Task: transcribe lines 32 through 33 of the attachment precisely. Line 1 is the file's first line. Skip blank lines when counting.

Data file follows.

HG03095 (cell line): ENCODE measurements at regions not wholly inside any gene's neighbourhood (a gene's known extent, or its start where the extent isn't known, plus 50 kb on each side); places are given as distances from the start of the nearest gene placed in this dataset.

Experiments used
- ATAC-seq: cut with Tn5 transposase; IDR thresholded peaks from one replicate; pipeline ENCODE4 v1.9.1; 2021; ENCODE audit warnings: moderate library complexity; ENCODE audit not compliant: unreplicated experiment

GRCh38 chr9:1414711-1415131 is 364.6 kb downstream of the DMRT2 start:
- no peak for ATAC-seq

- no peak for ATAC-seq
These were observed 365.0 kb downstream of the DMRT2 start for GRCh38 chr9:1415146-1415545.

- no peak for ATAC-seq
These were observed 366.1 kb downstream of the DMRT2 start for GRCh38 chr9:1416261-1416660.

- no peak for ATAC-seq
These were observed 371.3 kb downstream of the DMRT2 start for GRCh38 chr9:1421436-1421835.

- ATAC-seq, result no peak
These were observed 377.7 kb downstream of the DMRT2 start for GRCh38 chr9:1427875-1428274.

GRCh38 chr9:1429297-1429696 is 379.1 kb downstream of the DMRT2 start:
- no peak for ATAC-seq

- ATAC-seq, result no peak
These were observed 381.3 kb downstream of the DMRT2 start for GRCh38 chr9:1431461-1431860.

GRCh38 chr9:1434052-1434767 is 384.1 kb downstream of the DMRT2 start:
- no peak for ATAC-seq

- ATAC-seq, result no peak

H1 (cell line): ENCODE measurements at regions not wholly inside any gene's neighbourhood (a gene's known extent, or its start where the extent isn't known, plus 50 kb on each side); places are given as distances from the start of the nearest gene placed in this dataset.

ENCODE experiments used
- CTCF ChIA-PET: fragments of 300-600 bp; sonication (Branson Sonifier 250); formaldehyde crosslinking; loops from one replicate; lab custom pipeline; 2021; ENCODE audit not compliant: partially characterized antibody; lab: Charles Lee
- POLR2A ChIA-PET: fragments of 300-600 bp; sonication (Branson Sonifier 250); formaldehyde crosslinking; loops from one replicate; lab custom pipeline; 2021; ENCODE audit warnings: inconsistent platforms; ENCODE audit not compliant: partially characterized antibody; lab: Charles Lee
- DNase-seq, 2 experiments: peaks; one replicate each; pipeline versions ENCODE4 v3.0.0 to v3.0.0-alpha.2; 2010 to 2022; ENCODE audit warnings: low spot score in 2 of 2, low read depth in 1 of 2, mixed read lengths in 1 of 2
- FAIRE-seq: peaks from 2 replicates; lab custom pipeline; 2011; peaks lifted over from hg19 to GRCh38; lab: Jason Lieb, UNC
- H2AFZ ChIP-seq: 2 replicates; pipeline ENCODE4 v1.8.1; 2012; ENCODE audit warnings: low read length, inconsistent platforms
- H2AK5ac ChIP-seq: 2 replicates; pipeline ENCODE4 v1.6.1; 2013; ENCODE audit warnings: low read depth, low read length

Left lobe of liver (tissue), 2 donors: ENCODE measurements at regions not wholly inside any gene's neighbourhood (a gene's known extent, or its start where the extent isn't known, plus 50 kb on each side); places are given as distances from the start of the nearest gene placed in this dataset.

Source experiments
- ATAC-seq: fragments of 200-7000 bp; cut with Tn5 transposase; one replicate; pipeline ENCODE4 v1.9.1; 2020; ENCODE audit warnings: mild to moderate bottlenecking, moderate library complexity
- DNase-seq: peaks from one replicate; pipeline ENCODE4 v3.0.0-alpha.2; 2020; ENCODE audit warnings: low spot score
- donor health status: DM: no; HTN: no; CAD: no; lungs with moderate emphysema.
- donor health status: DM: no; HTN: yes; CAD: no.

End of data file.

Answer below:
- DNase-seq: peaks from one replicate; pipeline ENCODE4 v3.0.0-alpha.2; 2020; ENCODE audit warnings: low spot score
- donor health status: DM: no; HTN: no; CAD: no; lungs with moderate emphysema.